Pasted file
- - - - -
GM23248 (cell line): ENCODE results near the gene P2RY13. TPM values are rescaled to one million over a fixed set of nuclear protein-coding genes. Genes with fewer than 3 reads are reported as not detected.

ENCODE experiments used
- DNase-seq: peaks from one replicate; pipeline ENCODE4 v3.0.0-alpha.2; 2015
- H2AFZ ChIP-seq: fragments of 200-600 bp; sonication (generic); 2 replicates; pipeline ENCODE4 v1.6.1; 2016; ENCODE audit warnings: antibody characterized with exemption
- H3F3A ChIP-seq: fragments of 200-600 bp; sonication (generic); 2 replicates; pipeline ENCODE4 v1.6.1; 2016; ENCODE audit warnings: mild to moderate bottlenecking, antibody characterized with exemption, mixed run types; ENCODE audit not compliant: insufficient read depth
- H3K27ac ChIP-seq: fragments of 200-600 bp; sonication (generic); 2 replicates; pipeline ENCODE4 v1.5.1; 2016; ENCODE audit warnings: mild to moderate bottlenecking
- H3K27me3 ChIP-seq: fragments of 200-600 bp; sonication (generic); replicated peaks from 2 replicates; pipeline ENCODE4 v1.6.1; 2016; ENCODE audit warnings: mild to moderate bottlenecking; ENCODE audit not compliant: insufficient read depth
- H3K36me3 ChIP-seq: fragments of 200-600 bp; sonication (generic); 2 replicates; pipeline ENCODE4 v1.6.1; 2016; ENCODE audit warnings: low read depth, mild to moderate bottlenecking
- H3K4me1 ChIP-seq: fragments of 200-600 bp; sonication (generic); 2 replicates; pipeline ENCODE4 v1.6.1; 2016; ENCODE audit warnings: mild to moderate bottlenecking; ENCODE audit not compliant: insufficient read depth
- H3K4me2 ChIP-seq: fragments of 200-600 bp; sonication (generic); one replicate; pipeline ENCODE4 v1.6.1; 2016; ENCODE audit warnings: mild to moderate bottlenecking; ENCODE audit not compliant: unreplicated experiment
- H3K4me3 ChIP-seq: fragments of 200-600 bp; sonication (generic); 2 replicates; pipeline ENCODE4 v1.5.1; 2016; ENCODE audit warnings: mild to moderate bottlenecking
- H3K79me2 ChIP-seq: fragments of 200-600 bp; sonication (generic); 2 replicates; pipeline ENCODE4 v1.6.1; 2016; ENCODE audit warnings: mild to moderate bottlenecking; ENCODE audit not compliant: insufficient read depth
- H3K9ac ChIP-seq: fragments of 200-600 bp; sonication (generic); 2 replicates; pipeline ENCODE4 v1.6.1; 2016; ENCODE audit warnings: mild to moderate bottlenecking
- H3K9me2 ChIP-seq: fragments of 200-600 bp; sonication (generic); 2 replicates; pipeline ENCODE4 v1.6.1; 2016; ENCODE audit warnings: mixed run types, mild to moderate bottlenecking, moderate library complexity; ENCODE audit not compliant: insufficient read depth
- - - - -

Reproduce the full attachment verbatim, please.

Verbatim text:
GM23248 (cell line): ENCODE results near the gene P2RY13. TPM values are rescaled to one million over a fixed set of nuclear protein-coding genes. Genes with fewer than 3 reads are reported as not detected.

ENCODE experiments used
- DNase-seq: peaks from one replicate; pipeline ENCODE4 v3.0.0-alpha.2; 2015
- H2AFZ ChIP-seq: fragments of 200-600 bp; sonication (generic); 2 replicates; pipeline ENCODE4 v1.6.1; 2016; ENCODE audit warnings: antibody characterized with exemption
- H3F3A ChIP-seq: fragments of 200-600 bp; sonication (generic); 2 replicates; pipeline ENCODE4 v1.6.1; 2016; ENCODE audit warnings: mild to moderate bottlenecking, antibody characterized with exemption, mixed run types; ENCODE audit not compliant: insufficient read depth
- H3K27ac ChIP-seq: fragments of 200-600 bp; sonication (generic); 2 replicates; pipeline ENCODE4 v1.5.1; 2016; ENCODE audit warnings: mild to moderate bottlenecking
- H3K27me3 ChIP-seq: fragments of 200-600 bp; sonication (generic); replicated peaks from 2 replicates; pipeline ENCODE4 v1.6.1; 2016; ENCODE audit warnings: mild to moderate bottlenecking; ENCODE audit not compliant: insufficient read depth
- H3K36me3 ChIP-seq: fragments of 200-600 bp; sonication (generic); 2 replicates; pipeline ENCODE4 v1.6.1; 2016; ENCODE audit warnings: low read depth, mild to moderate bottlenecking
- H3K4me1 ChIP-seq: fragments of 200-600 bp; sonication (generic); 2 replicates; pipeline ENCODE4 v1.6.1; 2016; ENCODE audit warnings: mild to moderate bottlenecking; ENCODE audit not compliant: insufficient read depth
- H3K4me2 ChIP-seq: fragments of 200-600 bp; sonication (generic); one replicate; pipeline ENCODE4 v1.6.1; 2016; ENCODE audit warnings: mild to moderate bottlenecking; ENCODE audit not compliant: unreplicated experiment
- H3K4me3 ChIP-seq: fragments of 200-600 bp; sonication (generic); 2 replicates; pipeline ENCODE4 v1.5.1; 2016; ENCODE audit warnings: mild to moderate bottlenecking
- H3K79me2 ChIP-seq: fragments of 200-600 bp; sonication (generic); 2 replicates; pipeline ENCODE4 v1.6.1; 2016; ENCODE audit warnings: mild to moderate bottlenecking; ENCODE audit not compliant: insufficient read depth
- H3K9ac ChIP-seq: fragments of 200-600 bp; sonication (generic); 2 replicates; pipeline ENCODE4 v1.6.1; 2016; ENCODE audit warnings: mild to moderate bottlenecking
- H3K9me2 ChIP-seq: fragments of 200-600 bp; sonication (generic); 2 replicates; pipeline ENCODE4 v1.6.1; 2016; ENCODE audit warnings: mixed run types, mild to moderate bottlenecking, moderate library complexity; ENCODE audit not compliant: insufficient read depth